Being created in the image of God means that we, also, were created in relationship, and just as God pursues a relationship with us, so also do we crave a relationship with our Creator.  Yet, our falleness reveals that we do not always pursue that relationship with God, and when we do, it is often not with the Creator that we pursue relationship.  In an ironic yet tragic twist, we seek to fulfill our desire for a relationship with the Creator by pursuing relationships with things other than the Creator. 
Thus we never find rest.  We are continually restless.  No matter how much we achieve, no matter how many friends or lovers we have, there is always that nagging sense deep within that says, “There has to be more than this.”  Because there is, we just have to look for it in the right place.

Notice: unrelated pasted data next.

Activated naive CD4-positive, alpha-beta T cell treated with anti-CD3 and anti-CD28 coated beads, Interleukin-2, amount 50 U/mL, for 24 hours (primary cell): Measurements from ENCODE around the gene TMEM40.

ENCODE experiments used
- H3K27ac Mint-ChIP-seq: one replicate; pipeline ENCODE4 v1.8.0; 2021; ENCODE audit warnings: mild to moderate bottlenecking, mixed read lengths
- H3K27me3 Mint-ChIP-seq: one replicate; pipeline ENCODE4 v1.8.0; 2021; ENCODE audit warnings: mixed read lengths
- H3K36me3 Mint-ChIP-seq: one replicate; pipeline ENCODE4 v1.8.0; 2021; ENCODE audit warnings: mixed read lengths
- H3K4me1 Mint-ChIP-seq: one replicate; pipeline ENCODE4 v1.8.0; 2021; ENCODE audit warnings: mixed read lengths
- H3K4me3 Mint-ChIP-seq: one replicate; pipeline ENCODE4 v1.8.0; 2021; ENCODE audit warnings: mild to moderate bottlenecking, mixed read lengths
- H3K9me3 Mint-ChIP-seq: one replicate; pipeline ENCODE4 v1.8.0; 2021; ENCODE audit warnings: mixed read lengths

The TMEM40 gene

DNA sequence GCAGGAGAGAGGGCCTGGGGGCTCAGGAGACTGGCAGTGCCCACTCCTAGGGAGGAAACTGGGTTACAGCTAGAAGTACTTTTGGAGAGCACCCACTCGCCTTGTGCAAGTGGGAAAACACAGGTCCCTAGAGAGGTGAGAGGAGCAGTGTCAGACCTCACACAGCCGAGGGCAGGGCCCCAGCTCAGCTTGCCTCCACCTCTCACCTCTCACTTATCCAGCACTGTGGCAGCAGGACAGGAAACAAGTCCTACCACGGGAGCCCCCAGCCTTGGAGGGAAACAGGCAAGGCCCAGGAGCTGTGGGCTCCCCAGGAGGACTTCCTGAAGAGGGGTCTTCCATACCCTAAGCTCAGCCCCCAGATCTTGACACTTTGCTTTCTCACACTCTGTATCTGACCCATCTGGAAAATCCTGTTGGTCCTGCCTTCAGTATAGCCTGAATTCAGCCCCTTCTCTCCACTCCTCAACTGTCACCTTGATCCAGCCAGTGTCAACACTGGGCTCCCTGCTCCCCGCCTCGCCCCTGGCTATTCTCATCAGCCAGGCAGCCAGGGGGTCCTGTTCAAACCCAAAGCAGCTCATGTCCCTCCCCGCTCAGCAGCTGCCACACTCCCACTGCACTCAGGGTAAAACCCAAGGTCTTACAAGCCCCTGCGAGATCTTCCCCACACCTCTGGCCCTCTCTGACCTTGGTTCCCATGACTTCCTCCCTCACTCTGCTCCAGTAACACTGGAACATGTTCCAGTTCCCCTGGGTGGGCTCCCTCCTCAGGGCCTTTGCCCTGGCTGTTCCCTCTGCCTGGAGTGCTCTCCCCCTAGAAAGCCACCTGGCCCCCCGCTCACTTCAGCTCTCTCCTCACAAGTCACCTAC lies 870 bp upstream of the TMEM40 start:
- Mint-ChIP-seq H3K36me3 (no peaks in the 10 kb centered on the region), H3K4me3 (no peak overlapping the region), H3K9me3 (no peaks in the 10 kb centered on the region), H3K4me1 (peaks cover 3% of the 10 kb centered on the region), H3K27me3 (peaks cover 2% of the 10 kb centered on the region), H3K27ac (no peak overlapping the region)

It’s not enough, however, to pursue and to be in relationship with God, because this Creator God not only is, but does.  He not only exists in relationship with his creation, but he also in active in, with, and on behalf of his creation.  God has a plan for his creation, and to be in relationship with this God is also to be active in God’s plan for his creation. 
This is where the doctrine of election truly comes to play.  Israel was chosen by God to be special instruments in accomplishing his plan for creation, and inasmuch as they cooperated with God in pursuing that plan, they were living within his will.  When they didn’t cooperate but pursued their own agenda—national wealth, the security of their homeland, self-aggrandizing worship to ensure their economic harvests—they were outside of his will.  This is what God called sin, and it is from what they needed to be saved.